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Egyptians Storm Security Offices, Grab Secret Files

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Egyptians Storm Security Offices, Grab Secret Files


Egyptians Storm Security Offices, Grab Secret Files

Egyptians Storm Security Offices, Grab Secret Files

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  • <iframe src="" width="100%" height="290" frameborder="0" scrolling="no" title="NPR embedded audio player">
  • Transcript

The storming of Egypt's state security and other government compounds has netted Egyptians their first look at secret files documenting government atrocities during former President Mubarak's 30-year rule. Many of the records are being posted on public media sites. Some argue the information is private and belongs to the people cited in the files. Others hope to use the documents to bring officials to justice.


This is MORNING EDITION from NPR News. I'm Renee Montagne with Ari Shapiro in Washington, D.C.


And I'm Steve Inskeep in Cairo. Egypt's revolution is not over. In fact, it seems to be accelerating. Just in the last week, the threat of a protest forced a prime minister out of office. Christian and Muslim protesters clashed on the streets. Demonstrators marking International Women's Day were shouted down by other protesters. And Egyptians began to face a reckoning with decades of authoritarian rule.

Last weekend, protesters pulled intelligence files out of state security offices. Some found records of themselves - including a woman who spoke with NPR's Soraya Sarhaddi Nelson.

(Soundbite of protest)

SORAYA SARHADDI NELSON: Salma Said is one of hundreds of protesters who recently stormed the Cairo headquarters of Egypt's notorious State Security Investigations.

(Soundbite of protesters)

NELSON: She and the others ran from room to room in a frantic search for documents they say are needed to ensure justice for the many Egyptians wrongfully tortured and detained under ousted President Hosni Mubarak. The 26-year-old Said says they found what they were looking for in a hidden detention cell. A mountain of files implicated the Egyptian government in the New Year's Eve suicide bombing at a church in Alexandria.

More personal items were uncovered too. Like a sex tape of a Kuwaiti princess with an Egyptian businessman. To Said's dismay, she found photos a friend had snapped of her at a party. The pictures, which also showed Said's husband, were in the file of a male friend who'd been arrested by state security agents.

Ms. SALMA SAID: I felt very violated, even though I knew they were taken of me. But still, why would my personal photos be in an archive like this?

NELSON: Said says she took her photos with her. Many others who confiscated files and discs have posted their contents on Facebook or Twitter. The discoveries prompted Said and other protesters to try and storm the Interior Ministry the next night in hopes of recovering more documents. But soldiers and what many here believe were state-hired thugs attacked them.

(Soundbite of noisy crowd)

NELSON: Egypt's military rulers have since sent out phone messages and a Facebook notice demanding people return what files they have.

Mr. MALIK ADLI (Hisham Mubarak Law Center): (Foreign language spoken)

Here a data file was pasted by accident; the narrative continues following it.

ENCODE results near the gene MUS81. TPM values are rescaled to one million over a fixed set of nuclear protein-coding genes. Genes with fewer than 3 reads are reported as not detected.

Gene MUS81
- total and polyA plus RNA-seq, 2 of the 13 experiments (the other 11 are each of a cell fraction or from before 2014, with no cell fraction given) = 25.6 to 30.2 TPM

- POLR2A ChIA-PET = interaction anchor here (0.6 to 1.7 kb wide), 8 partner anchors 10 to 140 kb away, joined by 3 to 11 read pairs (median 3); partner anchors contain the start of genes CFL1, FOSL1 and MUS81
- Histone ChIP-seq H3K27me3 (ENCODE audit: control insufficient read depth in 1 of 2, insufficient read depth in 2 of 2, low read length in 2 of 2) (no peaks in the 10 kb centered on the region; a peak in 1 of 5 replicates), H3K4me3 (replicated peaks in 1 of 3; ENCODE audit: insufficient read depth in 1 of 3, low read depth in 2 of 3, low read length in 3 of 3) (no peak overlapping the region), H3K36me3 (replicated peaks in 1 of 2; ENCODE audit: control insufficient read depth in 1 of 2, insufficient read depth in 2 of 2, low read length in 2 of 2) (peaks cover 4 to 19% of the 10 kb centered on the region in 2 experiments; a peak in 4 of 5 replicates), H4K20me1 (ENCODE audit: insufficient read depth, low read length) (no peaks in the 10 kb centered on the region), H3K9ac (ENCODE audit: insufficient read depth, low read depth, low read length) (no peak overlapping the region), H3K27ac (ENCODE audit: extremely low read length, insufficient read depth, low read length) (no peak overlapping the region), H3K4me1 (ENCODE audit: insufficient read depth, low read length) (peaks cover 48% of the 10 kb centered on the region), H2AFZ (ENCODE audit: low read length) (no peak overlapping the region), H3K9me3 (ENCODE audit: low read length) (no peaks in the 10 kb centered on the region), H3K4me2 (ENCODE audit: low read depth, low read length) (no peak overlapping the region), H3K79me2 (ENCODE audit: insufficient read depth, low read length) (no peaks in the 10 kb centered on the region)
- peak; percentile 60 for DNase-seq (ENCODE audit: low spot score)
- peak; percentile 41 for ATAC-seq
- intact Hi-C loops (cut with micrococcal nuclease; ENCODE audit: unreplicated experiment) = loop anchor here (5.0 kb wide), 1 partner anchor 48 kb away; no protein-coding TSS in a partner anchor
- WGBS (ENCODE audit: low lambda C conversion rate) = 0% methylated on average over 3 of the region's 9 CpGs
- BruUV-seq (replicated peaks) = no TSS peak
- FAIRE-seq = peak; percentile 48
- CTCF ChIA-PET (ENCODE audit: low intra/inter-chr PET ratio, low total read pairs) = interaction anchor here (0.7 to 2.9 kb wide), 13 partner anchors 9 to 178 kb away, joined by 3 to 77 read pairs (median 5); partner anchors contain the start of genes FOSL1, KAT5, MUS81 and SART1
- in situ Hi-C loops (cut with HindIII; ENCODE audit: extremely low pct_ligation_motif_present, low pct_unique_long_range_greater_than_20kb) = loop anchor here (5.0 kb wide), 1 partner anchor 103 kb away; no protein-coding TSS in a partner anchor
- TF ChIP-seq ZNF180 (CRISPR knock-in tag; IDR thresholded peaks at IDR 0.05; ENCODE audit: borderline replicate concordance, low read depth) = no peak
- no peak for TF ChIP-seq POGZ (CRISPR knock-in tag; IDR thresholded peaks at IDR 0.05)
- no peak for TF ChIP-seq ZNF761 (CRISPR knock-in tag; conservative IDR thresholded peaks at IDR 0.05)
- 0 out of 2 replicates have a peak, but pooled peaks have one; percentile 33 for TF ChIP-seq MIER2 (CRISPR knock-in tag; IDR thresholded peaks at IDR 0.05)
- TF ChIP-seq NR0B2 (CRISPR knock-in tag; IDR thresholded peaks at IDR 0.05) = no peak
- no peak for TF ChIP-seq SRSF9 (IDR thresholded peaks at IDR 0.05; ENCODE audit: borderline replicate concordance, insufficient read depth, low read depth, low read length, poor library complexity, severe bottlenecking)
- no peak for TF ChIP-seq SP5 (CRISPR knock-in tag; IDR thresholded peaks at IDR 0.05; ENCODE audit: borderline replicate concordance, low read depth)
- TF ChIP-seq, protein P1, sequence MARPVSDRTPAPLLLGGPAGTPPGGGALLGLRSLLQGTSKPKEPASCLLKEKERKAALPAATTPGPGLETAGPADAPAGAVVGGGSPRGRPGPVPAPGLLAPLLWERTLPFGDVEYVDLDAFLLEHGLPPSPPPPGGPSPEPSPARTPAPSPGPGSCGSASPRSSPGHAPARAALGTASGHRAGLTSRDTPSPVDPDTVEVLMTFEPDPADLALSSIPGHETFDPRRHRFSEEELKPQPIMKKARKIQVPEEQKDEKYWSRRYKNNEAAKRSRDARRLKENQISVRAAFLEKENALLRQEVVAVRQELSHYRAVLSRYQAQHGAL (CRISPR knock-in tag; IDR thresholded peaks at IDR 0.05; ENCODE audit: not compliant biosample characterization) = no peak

NELSON: Malik Adli of the Hisham Mubarak Law Center in Cairo, that is building a case against Egypt's security forces, says it's the country's chief prosecutor, not the military, who should receive the files. He and others fear that many of the most important documents were destroyed by officials in the days before protesters broke into the state security compound.

(Soundbite of protesters shouting in foreign language)

NELSON: Protesters searching dump trucks in front of state security headquarters Saturday night found bags of shredded paper they claimed were documents.

So far, dozens of state security agents have been arrested across Egypt. What charges they or their superiors will face is unclear. Reached by phone, Hossam Bahgat, who heads the Egyptian Initiative for Personal Rights, says his countrymen have a right to know the truth.

Mr. HOSSAM BAHGAT (Egyptian Initiative for Personal Rights): I prefer a process in which it is the victims themselves and the survivors themselves that are in the driver's seat and that decide whether or not they want to testify and tell their stories in public and whether or not they want to hold their abusers accountable.

NELSON: Activist Said, who found her photo in the state security files, agrees. She's less certain about how to help prisoners still being held by Egypt's state security.

Ms. SAID: The question that no one can avoid is: where are the detainees? No one found any detainees in these cells and some friend of mine told me that one of the officers said that they will not find the detainees, that they are gone.

NELSON: Said and others here fear they may have been tortured and killed. That appears to have been the fate of scores of other prisoners at Egypt's infamous Al-Fayoum Prison. Amnesty International yesterday released a chilling video shot by relatives of what they say are the bodies.

(Soundbite of video)

NELSON: In the footage, the dead prisoners are numbered with pieces of paper and showed signs of torture, including bullet wounds, burn marks and missing fingers. The human rights group is demanding the Egyptian government investigate the deaths.

Soraya Sarhaddi Nelson, NPR News, Cairo.

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